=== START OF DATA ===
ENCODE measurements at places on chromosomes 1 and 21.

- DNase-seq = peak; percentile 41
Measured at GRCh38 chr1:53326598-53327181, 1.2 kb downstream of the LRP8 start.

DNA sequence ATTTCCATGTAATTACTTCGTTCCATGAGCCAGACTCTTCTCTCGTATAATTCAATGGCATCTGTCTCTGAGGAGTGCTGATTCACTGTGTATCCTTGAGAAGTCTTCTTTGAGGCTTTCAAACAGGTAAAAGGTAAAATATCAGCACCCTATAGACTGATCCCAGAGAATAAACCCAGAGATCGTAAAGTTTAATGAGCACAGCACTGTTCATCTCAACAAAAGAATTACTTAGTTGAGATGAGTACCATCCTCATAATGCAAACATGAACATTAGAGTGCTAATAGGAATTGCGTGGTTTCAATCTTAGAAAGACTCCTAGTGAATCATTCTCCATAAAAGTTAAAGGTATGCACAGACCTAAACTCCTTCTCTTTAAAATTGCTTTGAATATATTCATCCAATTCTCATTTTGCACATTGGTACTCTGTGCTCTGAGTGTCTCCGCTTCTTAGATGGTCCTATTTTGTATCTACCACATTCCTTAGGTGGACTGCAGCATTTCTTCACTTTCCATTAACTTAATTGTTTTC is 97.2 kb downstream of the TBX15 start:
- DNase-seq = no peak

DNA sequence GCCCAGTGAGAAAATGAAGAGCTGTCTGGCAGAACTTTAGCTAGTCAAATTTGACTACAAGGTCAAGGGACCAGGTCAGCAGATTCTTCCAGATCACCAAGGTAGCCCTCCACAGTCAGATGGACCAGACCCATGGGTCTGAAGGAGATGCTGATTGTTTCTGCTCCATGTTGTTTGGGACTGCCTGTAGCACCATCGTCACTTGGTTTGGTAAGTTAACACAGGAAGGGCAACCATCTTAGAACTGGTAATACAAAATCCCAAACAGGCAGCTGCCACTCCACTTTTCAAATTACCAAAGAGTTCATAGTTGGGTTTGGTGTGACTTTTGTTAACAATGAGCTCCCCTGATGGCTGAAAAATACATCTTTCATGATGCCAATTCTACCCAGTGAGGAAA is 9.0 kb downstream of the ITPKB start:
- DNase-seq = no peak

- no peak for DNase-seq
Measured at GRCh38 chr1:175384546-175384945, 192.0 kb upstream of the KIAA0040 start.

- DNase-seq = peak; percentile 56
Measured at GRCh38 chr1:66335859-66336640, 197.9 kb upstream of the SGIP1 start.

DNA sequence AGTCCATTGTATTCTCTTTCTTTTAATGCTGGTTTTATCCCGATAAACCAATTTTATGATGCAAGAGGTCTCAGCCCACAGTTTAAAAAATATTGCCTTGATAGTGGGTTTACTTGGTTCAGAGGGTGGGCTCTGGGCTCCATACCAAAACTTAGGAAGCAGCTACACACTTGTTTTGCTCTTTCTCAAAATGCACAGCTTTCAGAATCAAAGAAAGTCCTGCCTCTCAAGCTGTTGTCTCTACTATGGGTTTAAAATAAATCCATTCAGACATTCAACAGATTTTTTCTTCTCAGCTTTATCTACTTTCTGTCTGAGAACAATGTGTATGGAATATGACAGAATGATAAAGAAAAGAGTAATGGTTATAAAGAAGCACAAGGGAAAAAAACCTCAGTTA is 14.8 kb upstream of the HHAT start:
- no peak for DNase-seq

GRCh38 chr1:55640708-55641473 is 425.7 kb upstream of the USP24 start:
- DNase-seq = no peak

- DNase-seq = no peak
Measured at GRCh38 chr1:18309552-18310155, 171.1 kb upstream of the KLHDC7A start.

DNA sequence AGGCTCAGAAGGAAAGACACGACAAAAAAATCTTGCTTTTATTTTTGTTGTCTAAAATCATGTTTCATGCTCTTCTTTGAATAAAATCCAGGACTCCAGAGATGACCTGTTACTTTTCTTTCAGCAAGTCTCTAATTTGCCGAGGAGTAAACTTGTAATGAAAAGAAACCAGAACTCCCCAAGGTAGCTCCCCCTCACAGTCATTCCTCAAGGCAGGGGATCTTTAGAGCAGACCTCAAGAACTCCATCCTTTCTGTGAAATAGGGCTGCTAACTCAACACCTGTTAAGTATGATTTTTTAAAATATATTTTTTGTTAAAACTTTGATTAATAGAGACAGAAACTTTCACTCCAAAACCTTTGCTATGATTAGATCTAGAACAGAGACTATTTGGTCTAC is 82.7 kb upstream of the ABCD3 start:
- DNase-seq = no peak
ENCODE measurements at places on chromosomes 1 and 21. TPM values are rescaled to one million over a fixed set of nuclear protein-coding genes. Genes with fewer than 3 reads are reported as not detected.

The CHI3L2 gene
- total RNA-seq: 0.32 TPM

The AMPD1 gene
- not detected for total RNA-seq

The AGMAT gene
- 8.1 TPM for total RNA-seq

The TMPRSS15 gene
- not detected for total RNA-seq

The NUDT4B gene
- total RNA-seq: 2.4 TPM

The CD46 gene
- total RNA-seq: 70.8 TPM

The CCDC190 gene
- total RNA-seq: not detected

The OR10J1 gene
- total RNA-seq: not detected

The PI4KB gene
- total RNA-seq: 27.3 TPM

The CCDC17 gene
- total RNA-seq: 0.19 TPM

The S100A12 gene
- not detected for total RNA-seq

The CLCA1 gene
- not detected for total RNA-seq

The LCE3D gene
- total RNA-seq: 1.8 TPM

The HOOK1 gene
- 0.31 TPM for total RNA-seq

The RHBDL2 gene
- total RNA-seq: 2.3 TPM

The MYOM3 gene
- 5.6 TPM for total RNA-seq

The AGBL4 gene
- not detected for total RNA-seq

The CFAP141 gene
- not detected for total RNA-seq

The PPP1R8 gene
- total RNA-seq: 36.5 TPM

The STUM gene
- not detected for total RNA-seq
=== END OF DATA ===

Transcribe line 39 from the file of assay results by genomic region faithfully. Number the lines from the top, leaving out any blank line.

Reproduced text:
The CCDC17 gene